REMOTE – Remote Evaluation of MObility via Telehealth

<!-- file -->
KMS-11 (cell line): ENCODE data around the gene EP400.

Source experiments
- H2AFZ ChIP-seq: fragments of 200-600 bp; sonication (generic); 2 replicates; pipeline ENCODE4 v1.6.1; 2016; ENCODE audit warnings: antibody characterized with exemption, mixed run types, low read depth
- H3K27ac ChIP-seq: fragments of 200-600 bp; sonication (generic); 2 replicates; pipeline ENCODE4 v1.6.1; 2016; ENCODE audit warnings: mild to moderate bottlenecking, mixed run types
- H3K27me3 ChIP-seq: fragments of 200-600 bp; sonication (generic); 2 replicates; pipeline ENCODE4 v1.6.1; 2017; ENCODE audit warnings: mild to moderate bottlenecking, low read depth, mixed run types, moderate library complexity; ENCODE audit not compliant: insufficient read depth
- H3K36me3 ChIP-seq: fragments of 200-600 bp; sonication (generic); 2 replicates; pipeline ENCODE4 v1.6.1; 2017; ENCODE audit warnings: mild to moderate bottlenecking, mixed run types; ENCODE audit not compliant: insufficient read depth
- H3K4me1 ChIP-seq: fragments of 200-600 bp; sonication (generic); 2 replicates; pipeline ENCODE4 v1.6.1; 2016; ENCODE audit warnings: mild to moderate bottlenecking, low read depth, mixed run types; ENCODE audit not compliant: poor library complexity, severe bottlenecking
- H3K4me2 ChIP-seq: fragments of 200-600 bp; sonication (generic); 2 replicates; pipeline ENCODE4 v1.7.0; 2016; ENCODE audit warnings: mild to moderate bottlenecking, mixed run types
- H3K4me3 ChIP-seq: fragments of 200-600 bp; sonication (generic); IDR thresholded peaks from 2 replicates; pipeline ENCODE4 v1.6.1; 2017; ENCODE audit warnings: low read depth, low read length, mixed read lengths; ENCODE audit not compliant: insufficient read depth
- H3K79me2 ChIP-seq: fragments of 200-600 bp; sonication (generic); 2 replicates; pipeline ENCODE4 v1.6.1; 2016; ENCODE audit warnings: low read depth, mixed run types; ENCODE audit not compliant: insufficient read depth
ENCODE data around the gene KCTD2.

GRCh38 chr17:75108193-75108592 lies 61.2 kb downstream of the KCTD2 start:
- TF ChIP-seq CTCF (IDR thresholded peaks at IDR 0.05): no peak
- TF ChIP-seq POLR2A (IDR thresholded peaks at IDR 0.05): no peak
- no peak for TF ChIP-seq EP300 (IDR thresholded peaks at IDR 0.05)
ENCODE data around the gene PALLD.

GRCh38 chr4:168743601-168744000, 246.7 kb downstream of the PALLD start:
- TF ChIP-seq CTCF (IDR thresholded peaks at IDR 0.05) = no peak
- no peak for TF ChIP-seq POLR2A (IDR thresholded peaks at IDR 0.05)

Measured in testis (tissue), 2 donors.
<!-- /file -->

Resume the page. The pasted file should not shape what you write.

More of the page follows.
People with neurological disorders suffer from poor health outcomes, such as reduced physical functioning and a high frequency of falls. After falling, their worsened condition limits their performance of daily activities. Consequently, they often become socially isolated. Telehealth is a model which may address these challenges. By increasing access to healthcare, via telehealth, practitioners can improve these patients’ physical functioning and quality of life. Although the New Zealand Government identified telehealth to achieve its health priorities, evidence about telehealth is needed to inform clinical practice. There is no validated telehealth tool for assessing balance and gait of people with neurological disorders, especially people with balance disorders. Therefore, this research study aims to generate reproducible, feasible and safe assessments for remote use with people who have balance disorders, including people with Parkinson's disease, people with multiple sclerosis, people with post-concussion syndrome and stroke survivors. We will recruit these individuals for two rounds of clinical balance and gait assessments: an in-person and a telehealth assessment. We will compare the consistency between the two rounds of assessments and determine aspects of clinical balance and gait assessments that are safe and feasible to use in clinical practice. Validated assessments enable practitioners to evaluate these patients’ functionality remotely and prescribe exercises, thereby minimising falls risk and improving their quality of life.